These are guys I studied. Now to be introduced on the same level as them… or have kids tell me I’m their idol, or parents thank me for being an example for their child.
For people to say those things about me just blows my mind. I think, “Wait a second. I’m not anybody special. I’m just Bryan.”

It’s hard for me to understand what they’re feeling. I hear it and to a certain extent I understand it, but the authenticity of these people is just difficult for me to understand.

In my mind I think, “I went out and did something that’s fun and I enjoy. Yeah, I won a gold medal but I’m just… Bryan.”
I will have memories of that for the rest of my life. But I tell people that, yes, I love what I do, which is track & field, but that’s not who I am. It’s a part of who I am, but it’s not everything I am.

I won a gold medal, yes, but there are other things I’ve done, too. But other people have other views of you and it’s really humbling. (Continued below)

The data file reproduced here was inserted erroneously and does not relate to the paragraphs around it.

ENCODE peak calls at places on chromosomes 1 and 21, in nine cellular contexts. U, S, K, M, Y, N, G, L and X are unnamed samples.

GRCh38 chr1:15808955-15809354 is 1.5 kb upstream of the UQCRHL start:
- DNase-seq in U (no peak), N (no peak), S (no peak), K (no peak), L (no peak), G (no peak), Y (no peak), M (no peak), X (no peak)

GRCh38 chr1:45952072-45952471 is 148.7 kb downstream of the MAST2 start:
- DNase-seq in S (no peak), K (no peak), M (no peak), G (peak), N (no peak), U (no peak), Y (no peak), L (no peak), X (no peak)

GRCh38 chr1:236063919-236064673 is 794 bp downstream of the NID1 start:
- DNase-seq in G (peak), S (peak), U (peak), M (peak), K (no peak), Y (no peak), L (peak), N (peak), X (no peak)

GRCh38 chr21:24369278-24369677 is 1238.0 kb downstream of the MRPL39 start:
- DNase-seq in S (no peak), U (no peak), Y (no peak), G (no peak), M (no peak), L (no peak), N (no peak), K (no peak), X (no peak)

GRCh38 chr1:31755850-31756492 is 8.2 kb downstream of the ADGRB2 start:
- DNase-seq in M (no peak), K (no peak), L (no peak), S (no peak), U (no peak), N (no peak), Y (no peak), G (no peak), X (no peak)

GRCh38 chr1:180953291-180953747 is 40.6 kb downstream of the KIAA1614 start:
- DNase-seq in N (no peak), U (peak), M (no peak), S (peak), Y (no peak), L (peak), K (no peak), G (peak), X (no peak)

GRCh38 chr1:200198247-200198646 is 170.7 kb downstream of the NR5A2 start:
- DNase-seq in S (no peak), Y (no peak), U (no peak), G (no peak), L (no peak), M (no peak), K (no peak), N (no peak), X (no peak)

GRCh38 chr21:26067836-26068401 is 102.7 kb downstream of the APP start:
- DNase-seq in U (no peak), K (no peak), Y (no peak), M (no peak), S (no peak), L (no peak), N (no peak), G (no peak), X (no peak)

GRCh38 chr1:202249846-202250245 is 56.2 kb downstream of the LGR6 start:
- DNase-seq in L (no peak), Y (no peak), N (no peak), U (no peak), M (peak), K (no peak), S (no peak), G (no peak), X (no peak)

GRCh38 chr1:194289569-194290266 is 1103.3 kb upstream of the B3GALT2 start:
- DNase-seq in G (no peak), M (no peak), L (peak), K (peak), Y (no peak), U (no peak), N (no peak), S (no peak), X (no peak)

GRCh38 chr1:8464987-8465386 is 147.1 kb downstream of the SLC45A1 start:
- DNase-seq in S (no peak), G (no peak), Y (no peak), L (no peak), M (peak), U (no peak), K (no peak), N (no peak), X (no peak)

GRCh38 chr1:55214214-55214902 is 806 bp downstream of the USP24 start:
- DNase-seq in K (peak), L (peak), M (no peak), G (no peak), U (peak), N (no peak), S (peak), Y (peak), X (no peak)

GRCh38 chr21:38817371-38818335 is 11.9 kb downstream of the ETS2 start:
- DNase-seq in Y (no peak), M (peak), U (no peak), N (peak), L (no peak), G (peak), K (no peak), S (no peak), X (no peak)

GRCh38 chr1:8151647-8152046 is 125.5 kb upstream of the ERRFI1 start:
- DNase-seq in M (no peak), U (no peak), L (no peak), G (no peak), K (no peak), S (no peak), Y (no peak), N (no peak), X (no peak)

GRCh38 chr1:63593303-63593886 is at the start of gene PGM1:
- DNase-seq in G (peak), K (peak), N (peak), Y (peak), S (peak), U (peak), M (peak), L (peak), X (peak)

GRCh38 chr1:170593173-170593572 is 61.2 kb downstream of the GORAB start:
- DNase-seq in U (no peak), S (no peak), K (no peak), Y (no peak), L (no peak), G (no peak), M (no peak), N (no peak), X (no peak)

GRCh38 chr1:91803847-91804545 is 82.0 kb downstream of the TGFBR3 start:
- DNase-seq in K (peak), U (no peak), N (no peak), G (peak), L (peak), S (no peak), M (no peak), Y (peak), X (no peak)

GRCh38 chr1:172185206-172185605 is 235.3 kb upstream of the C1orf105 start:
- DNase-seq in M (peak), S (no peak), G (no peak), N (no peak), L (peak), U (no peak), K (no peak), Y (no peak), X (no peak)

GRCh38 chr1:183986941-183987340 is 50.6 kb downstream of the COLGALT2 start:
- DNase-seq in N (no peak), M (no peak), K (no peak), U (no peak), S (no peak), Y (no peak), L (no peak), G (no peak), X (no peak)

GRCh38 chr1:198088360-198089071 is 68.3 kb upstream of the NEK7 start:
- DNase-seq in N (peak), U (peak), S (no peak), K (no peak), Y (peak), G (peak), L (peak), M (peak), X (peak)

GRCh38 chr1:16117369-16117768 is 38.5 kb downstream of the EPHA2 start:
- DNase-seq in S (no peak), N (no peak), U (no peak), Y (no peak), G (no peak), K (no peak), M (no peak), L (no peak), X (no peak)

T&FN: Are there ways you feel you have to behave and carry yourself as an Olympic decathlon champion?

Clay: 100% yes. When I signed my letter to come to Azusa Pacific, Kevin Reid said to me, “Remember, ‘To whom much is given, much is expected.’” I think he believed from that point on that my life was going to be different. I was going to accomplish the dream I had and he was very good about telling me, “God is going to bless you. You are going to achieve amazing things, but much will be expected of you.”

He followed that up with, “Opportunity doesn’t equal obligation.” I’ve always remembered those two things. When you are blessed and you’ve been able to accomplish something and there are people who tell you things like I’ve been told, then yes, you are held to a higher standard. I look at what I’ve accomplished and my goal always has been to create a platform to go out and relate the Kingdom of God.

I always tell people, “I accomplished what I have on the track because I was a champion in life first.” It wasn’t the other away around. I was able to do what I’ve done on the track because I took care of my responsibilities spiritually and also with my family. I give 100% to those areas. If I do that, it frees me—mentally, emotionally, physically and spiritually—to give 100% to track & field.

I also believe you have to have balance. I always say my priorities are God first, family second and track third. That’s my motto.